Here are the photos I took of the rally on July 1. For those who were there and would like to download photos, click on the “All sizes” icon directly above the photo you would like to download and select either small, medium, large, or original, and you will be able to download it onto your computer or a disk. You are free to use these photos in other publications, as long as proper attribution is given to me and you send me a link to the article. Thanks.

A Representative of ACTS sells “My Brother’s Keeper” by Ruth Beattie (c) CM

A Representative of ACTS (African Christian Textbooks) sells at cost copies of Ruth Beattie’s book, My Brother’s Keeper: Stories of Grace from the Jos Plateau. Ruth Beattie is from Northern Ireland and brings insights growing up during times of conflict to her descriptions of Muslims and Christians helping those of different faiths during the Jos crisis.

Youth of Jos North march for peace

Youth of Jos North march for peace (c) CM

Jos North looked like it had the largest delegation there.

Yan Zaman Lafiya: “Those who live at Peace” (c) CM

Yan Zaman Lafiya

Pankshin Ngas for Peace (c) CM

Youth march for peace in Jos (c) CM

The Youth of Shendam say “Give Peace a Chance” (c) CM

Youth March for Peace in Jos (c) CM

Youth March for Peace in Jos (c) CM

Peace Advocates from University of Jos, including students from the Niger Delta (c) CM

Peace 4Ever say the youth of Jos North (c) CM

Senator Ahmed Mohammad Makarfi, former governor of Kaduna State, is a guest speaker (c) CM

Rev. Yakubu Pam, founder of Young Ambassadors for Community, Peace, and Interfaith organization, looks on. (c) CM

People interact after the main events of the Peace Rally (c) CM

Youth hang out in the bleachers after the peace rally (c) CM

Magaji Sule, Young Ambassador for Peace and youth leader in Bukuru (c) CM

Magaji Sule, the leader of Muslim youth in Bukuru, helped avert a crisis between rival groups in March 2010.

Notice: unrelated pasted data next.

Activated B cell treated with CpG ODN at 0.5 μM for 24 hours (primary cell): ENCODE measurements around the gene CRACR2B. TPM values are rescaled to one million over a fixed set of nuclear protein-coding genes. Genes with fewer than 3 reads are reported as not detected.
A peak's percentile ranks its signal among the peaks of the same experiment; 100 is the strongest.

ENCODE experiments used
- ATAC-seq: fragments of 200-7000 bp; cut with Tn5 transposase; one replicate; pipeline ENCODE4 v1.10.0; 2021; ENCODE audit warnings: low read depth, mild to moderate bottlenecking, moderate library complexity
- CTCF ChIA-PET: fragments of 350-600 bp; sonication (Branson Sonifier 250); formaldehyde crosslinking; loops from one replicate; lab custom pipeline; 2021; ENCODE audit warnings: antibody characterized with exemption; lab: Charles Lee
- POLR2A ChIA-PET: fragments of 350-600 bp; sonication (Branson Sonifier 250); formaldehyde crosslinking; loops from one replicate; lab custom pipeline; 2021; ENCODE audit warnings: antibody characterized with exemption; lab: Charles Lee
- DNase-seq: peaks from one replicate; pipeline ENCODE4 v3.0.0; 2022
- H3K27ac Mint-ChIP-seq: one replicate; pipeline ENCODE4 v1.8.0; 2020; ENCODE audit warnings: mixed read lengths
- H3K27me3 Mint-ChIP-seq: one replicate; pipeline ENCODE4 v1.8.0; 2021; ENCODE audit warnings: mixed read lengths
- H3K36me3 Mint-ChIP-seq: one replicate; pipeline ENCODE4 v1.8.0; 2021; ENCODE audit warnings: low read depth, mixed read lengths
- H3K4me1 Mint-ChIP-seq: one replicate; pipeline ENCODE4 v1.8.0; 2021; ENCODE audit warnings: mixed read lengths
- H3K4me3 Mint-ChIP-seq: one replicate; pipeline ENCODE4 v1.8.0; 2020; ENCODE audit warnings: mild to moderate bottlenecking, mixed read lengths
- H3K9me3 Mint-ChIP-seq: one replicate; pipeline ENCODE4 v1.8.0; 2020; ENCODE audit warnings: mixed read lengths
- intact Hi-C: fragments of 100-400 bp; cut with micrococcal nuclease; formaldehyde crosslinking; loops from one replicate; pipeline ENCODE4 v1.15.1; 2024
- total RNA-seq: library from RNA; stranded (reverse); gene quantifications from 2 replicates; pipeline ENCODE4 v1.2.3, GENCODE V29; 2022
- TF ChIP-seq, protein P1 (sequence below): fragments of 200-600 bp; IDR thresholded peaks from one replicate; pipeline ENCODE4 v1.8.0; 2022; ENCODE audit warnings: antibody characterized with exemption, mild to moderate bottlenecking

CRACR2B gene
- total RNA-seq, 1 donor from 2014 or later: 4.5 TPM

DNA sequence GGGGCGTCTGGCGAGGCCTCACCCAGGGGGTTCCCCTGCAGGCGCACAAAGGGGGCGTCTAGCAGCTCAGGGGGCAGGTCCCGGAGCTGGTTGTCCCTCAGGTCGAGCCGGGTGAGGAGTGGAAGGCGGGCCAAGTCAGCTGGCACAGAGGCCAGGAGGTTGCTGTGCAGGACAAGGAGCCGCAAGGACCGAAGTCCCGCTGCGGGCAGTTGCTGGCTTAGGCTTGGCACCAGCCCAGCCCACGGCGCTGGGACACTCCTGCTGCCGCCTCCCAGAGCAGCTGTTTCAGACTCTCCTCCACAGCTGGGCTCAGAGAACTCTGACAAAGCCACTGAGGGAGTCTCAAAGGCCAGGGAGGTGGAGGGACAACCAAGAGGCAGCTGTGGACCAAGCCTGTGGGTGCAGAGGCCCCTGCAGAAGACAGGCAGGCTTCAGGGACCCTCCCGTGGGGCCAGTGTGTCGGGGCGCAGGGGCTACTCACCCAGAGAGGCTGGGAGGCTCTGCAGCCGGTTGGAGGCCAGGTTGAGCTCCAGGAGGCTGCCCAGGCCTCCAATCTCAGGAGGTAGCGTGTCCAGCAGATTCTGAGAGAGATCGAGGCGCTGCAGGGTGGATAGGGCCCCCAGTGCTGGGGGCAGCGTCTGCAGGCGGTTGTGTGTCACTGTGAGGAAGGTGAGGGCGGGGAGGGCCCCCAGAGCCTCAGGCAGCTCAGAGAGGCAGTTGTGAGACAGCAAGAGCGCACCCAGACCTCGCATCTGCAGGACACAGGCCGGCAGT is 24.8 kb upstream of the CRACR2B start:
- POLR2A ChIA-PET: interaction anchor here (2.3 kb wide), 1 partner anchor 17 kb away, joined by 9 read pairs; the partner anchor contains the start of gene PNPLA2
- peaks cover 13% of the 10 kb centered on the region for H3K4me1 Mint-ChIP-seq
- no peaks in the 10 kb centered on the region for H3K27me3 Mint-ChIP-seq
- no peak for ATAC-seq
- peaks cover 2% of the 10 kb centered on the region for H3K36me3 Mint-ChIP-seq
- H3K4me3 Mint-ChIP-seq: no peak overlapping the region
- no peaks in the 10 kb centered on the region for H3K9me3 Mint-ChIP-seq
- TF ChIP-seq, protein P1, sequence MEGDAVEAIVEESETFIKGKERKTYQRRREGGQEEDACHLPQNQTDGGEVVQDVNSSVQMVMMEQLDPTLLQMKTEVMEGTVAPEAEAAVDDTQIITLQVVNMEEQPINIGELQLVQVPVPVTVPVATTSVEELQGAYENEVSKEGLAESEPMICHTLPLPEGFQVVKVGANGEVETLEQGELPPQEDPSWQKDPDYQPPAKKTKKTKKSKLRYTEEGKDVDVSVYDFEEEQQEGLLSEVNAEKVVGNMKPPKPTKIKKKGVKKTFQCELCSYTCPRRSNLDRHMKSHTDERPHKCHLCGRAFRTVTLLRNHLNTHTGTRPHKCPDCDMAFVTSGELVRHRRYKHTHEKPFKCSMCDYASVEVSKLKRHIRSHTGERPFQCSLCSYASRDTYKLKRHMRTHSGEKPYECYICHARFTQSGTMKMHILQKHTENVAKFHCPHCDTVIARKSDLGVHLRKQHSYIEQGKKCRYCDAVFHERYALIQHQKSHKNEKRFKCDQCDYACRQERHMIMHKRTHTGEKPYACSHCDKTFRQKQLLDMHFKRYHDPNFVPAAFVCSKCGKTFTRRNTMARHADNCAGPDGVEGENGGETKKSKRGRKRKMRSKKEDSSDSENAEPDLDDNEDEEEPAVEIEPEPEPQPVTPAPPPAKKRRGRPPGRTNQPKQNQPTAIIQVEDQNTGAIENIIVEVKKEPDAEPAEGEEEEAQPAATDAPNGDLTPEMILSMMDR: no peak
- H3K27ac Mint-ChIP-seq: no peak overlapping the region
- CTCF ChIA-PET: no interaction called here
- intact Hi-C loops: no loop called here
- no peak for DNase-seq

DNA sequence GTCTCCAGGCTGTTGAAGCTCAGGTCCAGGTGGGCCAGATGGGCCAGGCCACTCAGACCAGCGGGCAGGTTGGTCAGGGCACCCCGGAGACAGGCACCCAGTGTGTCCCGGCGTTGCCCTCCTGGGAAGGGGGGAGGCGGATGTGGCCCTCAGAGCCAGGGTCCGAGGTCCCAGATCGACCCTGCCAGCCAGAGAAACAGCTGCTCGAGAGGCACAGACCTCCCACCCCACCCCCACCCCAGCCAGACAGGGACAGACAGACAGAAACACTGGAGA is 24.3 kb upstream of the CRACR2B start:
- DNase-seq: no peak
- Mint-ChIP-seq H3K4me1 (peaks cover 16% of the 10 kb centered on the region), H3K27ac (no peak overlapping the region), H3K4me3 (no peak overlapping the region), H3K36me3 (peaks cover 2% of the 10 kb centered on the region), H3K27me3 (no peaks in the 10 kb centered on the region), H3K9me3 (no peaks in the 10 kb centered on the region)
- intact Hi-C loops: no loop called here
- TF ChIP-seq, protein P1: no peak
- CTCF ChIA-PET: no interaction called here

Young People for Peace in Plateau State (c) CM

Young people gather for peace in Jos (c) CM

Young people gather for peace in Jos (c) CM

Soldiers want peace too. (c) CM

Police want peace too. (c) CM

Ruth Beattie, author of My Brother’s Keeper: Stories of Grace from the Jos Plateau. (c) CM

Ruth Beattie, an “indigene” of Northern Ireland grew up during, what she calls in her book, “the troubles” of Northern Ireland, the sectarian crisis between Protestants and Catholics. With this perspective, she approaches the crises in Jos 2008, which she experienced, with particular sensitivity, telling true stories about both Muslims and Christians, who helped neighbors and strangers of different faiths from their own, during the crisis.

Goro Seller: the next generation (c) CM

Boy with pure water. (c) CM

These children are the next generation. May they see peace.

Youth Peace Rally, Jos, Rwang Pam Stadium, Thursday, 1 July, 10am

A youth peace rally is planned in Jos for Thursday, 1 July 2o1o, 10am. The rally will be held in the Jos Rwang Pam Stadium along Tafawa Balewa road. The rally anticipates between 20,000 and 40,000 participants.

Young Ambassadors from Jos East at the YAPCI Peace Rally, July 1, 2010 (c) CM

The organizers of the event, an NGO the Young Ambassadors for Community Peace and Interfaith Foundation, which includes a nearly equal representation of Christians and Muslims, has planned eight other events in Plateau State in the past few months. According to Yakubu Pam, the executive director of the foundation, whom I spoke to on the phone, the first event was was held at Kwarafa Cinema, Jos, and had several thousands in attendance, the second was in Bukuru and again had over a thousand in attendence. The rest, held in smaller communities, were as follows:

3. Dadin Kowa, over three hundred participants,

4. Rayfield, over three hundred participants

5. Tudan Wada Stadium, over two hundred participants

6. Nassarawa Gwang, over two hundred participants,

7. Riyom LGA, over one thousand participants,

8. Nepa (sp?) community in Jos, over one hundred participants.

The rally planned for Thursday is a private initiative and is not sponsored by the Plateau State Government. It hopes to bring together young people from Plateau State and surrounding states to make a commitment for peace.

The Daily Independent, in it’s coverage of the Bukuru event on 1 April 2010, quotes Yakubu Pam on his vision for grassroots level youth talks: